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The Most Complex 2D Microchip Yet

This molybdenum disulfide microprocessor contains more than 100 transistors

3 min read
Photo: Stefan Wachter
Flat and Packed: The prototype processor consumes about 60 microwatts and contains 115 transistors. Its designers hope to integrate more.
Photo: Stefan Wachter

Scientists hope that two-dimensional materials such as graphene or molybdenum disulfide will allow Moore’s Law to continue apace once it becomes impossible to make further progress using silicon. A 3-atom-thick microchip developed by researchers at the Vienna University of Technology (VUT) may be the first example of 2D materials following the seemingly inexorable growth in the number of transistors in integrated circuits that Gordon Moore observed decades ago. Previously, the number of transistors on ICs made from 2D materials had remained in the single digits, says study senior author Thomas Müller­, an electrical engineer at VUT. The chip that he and his colleagues created boasts 115 transistors. They described their device on 11 April in the journal Nature.

The microchip can execute user-defined programs stored in external memory, perform logic operations, and transmit data to its periphery. Although this prototype operates on single-bit data, the researchers say their design is readily scalable to multibit data. They also note their invention is compatible with existing semiconductor manufacturing processes.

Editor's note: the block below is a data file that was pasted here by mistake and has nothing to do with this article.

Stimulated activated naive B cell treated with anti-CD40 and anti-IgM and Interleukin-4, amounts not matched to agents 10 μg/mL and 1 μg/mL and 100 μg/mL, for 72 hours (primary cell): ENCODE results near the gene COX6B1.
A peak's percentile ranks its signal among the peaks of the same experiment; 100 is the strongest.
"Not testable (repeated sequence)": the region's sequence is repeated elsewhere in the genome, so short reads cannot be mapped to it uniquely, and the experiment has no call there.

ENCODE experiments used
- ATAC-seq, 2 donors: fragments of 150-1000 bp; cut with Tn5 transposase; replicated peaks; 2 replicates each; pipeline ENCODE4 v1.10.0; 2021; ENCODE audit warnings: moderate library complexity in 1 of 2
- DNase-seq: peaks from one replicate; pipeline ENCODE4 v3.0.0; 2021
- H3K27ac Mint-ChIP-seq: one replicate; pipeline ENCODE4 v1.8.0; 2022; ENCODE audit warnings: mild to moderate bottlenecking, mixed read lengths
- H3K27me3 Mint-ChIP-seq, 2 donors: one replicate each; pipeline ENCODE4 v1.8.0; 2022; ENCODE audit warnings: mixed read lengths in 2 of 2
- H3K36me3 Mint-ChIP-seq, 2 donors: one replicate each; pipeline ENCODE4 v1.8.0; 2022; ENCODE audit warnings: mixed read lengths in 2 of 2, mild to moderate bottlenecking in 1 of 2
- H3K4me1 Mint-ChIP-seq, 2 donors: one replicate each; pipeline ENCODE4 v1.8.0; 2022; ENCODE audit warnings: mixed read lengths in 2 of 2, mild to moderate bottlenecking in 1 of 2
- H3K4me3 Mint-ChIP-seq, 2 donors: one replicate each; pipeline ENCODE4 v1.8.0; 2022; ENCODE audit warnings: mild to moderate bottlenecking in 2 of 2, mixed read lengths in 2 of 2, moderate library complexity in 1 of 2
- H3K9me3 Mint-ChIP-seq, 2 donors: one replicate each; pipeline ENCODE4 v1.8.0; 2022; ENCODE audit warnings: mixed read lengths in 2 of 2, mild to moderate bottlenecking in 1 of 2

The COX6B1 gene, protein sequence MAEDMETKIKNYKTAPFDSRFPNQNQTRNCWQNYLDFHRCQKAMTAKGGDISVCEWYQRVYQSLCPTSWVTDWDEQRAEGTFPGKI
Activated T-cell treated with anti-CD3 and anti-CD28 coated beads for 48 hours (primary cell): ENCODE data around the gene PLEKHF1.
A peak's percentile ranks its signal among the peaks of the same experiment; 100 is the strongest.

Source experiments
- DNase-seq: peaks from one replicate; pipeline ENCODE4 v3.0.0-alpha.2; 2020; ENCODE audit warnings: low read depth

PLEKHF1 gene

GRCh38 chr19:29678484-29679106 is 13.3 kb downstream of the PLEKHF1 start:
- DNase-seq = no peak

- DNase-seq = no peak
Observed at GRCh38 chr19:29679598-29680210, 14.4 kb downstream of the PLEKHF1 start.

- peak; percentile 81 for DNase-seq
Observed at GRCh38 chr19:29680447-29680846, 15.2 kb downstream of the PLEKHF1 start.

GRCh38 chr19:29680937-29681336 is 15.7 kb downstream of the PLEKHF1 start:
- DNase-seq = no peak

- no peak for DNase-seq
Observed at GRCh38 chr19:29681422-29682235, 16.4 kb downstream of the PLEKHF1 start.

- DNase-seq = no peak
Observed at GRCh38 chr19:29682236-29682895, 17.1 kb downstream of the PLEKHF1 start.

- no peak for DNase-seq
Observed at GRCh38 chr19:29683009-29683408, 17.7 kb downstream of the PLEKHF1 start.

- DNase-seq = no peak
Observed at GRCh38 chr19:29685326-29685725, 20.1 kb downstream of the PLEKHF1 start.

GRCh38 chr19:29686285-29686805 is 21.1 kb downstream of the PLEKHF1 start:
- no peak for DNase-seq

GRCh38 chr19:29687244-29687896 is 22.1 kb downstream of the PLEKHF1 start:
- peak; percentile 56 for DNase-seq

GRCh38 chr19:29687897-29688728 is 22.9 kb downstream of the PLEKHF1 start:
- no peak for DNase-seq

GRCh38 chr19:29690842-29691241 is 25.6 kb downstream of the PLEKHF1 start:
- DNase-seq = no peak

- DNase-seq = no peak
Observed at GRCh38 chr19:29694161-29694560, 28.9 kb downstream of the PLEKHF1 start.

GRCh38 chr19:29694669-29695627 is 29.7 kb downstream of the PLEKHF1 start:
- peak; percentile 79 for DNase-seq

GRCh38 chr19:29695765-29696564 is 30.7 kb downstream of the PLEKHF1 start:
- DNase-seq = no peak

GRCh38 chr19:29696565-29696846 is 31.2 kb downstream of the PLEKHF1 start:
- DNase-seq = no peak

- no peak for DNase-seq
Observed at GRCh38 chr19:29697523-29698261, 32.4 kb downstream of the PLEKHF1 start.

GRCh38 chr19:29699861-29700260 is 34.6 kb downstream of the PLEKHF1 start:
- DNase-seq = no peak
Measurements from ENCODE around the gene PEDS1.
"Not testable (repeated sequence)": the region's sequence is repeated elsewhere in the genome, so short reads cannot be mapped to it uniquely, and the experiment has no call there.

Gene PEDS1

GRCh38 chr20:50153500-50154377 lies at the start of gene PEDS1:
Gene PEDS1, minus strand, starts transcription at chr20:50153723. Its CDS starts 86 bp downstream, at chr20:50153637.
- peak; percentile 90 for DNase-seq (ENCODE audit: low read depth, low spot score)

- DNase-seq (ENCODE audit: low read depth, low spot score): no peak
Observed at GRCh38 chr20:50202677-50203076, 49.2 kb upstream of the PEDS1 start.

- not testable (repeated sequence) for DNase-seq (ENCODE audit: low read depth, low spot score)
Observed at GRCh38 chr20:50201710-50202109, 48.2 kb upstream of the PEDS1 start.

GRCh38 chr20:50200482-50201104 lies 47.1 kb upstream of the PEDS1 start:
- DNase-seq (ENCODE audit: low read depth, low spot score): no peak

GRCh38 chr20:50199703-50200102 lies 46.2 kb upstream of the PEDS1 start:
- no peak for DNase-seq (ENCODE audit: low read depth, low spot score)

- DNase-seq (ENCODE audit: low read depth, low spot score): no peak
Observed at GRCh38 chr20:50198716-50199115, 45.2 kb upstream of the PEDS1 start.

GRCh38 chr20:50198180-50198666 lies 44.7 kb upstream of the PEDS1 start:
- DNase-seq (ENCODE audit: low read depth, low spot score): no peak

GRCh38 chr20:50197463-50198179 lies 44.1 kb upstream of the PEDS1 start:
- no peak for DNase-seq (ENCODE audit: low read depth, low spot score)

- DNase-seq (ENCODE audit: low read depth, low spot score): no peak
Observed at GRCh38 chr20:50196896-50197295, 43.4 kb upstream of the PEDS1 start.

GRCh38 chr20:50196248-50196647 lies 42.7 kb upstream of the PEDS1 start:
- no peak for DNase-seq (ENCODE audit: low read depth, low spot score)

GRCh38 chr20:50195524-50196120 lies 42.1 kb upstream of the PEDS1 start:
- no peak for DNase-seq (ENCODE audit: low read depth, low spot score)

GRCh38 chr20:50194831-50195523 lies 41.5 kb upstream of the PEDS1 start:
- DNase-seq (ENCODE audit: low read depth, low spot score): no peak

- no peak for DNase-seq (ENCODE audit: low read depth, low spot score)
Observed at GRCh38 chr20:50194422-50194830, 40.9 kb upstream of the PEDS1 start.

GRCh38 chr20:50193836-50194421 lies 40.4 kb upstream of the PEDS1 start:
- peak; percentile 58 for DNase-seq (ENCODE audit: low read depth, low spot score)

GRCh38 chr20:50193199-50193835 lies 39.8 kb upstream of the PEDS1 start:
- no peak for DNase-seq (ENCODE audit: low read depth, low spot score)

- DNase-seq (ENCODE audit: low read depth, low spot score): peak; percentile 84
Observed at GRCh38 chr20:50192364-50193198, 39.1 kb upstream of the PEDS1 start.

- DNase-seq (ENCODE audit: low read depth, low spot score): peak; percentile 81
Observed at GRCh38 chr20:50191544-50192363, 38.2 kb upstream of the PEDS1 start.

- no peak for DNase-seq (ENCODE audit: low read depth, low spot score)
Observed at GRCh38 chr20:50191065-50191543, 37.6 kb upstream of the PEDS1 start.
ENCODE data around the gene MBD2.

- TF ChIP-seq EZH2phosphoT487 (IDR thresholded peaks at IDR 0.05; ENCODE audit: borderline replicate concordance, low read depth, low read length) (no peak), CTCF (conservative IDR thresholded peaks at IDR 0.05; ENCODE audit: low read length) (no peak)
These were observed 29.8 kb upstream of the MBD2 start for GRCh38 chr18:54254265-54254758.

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3 Ways 3D Chip Tech Is Upending Computing

AMD, Graphcore, and Intel show why the industry’s leading edge is going vertical

8 min read
A stack of 3 images.  One of a chip, another is a group of chips and a single grey chip.
Intel; Graphcore; AMD

A crop of high-performance processors is showing that the new direction for continuing Moore’s Law is all about up. Each generation of processor needs to perform better than the last, and, at its most basic, that means integrating more logic onto the silicon. But there are two problems: One is that our ability to shrink transistors and the logic and memory blocks they make up is slowing down. The other is that chips have reached their size limits. Photolithography tools can pattern only an area of about 850 square millimeters, which is about the size of a top-of-the-line Nvidia GPU.

For a few years now, developers of systems-on-chips have begun to break up their ever-larger designs into smaller chiplets and link them together inside the same package to effectively increase the silicon area, among other advantages. In CPUs, these links have mostly been so-called 2.5D, where the chiplets are set beside each other and connected using short, dense interconnects. Momentum for this type of integration will likely only grow now that most of the major manufacturers have agreed on a 2.5D chiplet-to-chiplet communications standard.

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